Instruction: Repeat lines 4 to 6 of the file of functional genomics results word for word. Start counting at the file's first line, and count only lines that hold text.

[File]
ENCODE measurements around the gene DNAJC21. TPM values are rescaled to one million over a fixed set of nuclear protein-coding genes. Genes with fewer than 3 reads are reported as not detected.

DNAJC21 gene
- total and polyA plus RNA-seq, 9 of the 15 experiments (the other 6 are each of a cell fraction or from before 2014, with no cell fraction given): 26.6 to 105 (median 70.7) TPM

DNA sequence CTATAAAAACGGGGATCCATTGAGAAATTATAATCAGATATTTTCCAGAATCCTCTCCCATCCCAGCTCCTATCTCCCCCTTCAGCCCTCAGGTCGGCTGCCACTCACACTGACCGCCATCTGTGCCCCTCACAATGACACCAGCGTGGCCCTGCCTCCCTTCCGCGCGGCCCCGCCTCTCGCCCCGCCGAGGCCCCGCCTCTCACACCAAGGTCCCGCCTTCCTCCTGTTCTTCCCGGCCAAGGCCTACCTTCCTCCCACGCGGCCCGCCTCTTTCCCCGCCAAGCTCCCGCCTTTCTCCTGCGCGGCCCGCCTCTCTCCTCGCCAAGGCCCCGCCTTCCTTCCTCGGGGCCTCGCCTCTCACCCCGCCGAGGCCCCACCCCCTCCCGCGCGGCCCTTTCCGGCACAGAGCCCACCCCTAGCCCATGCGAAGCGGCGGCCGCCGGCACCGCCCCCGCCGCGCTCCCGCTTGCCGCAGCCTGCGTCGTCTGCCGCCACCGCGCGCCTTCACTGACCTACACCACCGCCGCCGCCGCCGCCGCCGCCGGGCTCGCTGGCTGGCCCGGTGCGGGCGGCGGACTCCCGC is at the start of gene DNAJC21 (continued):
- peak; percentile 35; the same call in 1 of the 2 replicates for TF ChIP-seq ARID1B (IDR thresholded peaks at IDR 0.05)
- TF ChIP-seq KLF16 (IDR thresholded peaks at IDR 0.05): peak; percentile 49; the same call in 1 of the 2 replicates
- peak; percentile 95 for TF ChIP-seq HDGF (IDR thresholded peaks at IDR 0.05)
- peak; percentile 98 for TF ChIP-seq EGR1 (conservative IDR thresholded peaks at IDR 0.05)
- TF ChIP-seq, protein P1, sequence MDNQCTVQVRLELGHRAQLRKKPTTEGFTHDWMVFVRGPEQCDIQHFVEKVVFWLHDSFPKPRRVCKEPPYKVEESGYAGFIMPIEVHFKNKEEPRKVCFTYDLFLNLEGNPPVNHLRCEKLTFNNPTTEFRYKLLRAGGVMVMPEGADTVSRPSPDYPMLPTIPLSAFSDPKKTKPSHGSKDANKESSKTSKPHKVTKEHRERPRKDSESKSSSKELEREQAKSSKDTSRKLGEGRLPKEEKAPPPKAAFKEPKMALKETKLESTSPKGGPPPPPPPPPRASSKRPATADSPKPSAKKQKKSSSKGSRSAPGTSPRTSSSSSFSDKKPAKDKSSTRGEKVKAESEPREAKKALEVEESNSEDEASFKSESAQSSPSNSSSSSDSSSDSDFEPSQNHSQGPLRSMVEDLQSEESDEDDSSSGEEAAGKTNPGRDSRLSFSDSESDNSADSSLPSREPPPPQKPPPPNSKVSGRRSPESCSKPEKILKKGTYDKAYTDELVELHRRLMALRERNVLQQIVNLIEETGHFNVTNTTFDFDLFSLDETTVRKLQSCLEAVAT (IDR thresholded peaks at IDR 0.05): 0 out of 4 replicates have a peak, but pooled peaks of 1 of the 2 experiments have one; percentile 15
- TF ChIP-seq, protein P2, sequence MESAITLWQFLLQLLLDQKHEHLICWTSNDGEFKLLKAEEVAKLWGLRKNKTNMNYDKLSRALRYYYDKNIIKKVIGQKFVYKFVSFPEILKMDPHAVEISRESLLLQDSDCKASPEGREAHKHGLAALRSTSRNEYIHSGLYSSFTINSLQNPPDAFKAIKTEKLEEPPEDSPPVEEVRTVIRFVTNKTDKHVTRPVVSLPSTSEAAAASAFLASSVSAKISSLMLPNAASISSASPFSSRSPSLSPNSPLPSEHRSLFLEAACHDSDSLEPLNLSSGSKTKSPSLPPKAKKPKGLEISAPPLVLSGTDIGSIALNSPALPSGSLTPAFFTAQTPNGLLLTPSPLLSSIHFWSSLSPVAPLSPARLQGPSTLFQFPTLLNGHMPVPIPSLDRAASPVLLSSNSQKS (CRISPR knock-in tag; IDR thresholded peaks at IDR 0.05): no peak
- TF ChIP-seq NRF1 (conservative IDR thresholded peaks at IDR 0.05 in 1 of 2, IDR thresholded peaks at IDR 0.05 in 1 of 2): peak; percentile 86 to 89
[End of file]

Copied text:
DNA sequence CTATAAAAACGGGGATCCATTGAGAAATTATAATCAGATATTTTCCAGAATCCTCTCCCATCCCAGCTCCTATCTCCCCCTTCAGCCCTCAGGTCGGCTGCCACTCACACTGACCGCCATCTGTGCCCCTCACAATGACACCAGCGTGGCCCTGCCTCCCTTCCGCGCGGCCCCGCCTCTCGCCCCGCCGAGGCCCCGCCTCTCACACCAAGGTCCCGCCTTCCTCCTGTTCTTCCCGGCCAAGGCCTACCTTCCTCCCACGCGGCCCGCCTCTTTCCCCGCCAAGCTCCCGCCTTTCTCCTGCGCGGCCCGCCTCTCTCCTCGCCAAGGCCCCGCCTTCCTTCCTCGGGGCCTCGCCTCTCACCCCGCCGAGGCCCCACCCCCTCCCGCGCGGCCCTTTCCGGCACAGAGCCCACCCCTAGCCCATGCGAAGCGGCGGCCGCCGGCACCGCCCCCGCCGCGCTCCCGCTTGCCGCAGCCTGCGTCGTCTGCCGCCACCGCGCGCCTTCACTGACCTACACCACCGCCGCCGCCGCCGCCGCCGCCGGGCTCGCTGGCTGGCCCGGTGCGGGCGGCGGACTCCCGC is at the start of gene DNAJC21 (continued):
- peak; percentile 35; the same call in 1 of the 2 replicates for TF ChIP-seq ARID1B (IDR thresholded peaks at IDR 0.05)
- TF ChIP-seq KLF16 (IDR thresholded peaks at IDR 0.05): peak; percentile 49; the same call in 1 of the 2 replicates